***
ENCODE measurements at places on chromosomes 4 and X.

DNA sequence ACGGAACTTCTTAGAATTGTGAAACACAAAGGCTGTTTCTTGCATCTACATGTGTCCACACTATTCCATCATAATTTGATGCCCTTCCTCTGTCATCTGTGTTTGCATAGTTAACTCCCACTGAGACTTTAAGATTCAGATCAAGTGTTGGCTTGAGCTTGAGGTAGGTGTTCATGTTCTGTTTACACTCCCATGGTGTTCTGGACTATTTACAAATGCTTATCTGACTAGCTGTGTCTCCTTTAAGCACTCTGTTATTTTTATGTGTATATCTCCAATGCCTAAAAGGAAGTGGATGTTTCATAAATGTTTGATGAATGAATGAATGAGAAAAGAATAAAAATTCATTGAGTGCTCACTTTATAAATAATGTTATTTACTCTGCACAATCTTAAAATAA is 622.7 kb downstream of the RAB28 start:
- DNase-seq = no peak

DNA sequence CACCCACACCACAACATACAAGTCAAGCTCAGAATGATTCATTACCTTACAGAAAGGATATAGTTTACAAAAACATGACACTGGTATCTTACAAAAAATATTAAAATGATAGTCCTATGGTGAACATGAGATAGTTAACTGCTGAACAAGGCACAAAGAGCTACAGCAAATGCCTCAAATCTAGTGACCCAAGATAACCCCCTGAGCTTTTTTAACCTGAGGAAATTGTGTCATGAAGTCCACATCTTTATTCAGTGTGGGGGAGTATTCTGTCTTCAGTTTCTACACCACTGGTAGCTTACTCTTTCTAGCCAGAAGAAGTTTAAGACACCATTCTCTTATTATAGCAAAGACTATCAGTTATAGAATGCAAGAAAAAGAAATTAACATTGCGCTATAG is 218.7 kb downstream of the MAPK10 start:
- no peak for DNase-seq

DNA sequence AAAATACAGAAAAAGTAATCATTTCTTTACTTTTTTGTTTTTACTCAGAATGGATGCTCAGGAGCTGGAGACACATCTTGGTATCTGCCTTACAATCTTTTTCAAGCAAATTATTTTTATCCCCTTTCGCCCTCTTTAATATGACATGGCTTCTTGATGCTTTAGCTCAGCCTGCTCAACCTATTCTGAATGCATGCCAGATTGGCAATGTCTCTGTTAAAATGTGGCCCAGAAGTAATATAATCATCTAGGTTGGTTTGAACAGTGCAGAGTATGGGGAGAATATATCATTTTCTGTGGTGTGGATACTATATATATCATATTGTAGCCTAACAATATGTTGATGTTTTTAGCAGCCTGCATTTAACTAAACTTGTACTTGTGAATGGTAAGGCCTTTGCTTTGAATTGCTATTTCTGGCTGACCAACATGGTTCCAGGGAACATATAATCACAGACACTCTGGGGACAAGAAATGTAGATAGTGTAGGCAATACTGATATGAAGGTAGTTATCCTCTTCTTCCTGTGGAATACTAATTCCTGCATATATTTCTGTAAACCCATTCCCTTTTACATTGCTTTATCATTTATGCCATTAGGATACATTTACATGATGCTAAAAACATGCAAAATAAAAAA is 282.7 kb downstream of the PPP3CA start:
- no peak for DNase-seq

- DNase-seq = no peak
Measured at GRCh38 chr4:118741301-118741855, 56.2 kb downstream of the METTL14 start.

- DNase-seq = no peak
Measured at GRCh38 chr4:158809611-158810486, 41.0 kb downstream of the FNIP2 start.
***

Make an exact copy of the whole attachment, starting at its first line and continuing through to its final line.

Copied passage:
ENCODE measurements at places on chromosomes 4 and X.

DNA sequence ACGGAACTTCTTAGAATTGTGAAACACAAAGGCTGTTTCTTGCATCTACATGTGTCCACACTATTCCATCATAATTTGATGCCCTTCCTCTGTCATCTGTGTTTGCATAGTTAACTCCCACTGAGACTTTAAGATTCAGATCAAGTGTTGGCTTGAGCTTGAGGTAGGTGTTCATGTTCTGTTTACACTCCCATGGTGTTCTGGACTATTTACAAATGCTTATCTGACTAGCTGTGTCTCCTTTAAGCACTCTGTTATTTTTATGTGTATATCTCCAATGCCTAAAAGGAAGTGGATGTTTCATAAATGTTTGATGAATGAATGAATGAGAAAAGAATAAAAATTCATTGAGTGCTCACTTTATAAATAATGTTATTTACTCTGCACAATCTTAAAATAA is 622.7 kb downstream of the RAB28 start:
- DNase-seq = no peak

DNA sequence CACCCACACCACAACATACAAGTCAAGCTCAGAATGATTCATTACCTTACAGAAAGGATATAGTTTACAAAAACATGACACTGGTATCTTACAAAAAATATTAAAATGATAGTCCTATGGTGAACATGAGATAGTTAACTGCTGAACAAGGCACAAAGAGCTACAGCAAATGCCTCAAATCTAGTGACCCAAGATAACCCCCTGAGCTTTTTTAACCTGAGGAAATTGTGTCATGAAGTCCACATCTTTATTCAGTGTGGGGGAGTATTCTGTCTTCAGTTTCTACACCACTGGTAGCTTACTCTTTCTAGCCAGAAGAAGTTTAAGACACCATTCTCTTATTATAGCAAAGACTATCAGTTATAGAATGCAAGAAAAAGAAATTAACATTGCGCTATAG is 218.7 kb downstream of the MAPK10 start:
- no peak for DNase-seq

DNA sequence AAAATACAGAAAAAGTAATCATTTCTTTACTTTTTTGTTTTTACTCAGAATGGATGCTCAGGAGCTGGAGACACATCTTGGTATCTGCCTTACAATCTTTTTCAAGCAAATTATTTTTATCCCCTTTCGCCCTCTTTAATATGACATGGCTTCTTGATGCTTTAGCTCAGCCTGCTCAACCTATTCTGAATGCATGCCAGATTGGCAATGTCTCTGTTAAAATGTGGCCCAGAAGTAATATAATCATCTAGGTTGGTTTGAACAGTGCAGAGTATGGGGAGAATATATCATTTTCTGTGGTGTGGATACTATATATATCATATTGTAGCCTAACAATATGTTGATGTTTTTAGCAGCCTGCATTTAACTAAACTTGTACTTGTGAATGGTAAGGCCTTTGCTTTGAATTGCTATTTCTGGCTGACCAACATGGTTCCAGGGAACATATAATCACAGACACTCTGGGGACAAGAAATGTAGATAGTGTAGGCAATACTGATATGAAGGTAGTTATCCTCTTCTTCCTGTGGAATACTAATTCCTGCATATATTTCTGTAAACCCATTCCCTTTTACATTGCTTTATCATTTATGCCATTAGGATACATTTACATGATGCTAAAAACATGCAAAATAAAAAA is 282.7 kb downstream of the PPP3CA start:
- no peak for DNase-seq

- DNase-seq = no peak
Measured at GRCh38 chr4:118741301-118741855, 56.2 kb downstream of the METTL14 start.

- DNase-seq = no peak
Measured at GRCh38 chr4:158809611-158810486, 41.0 kb downstream of the FNIP2 start.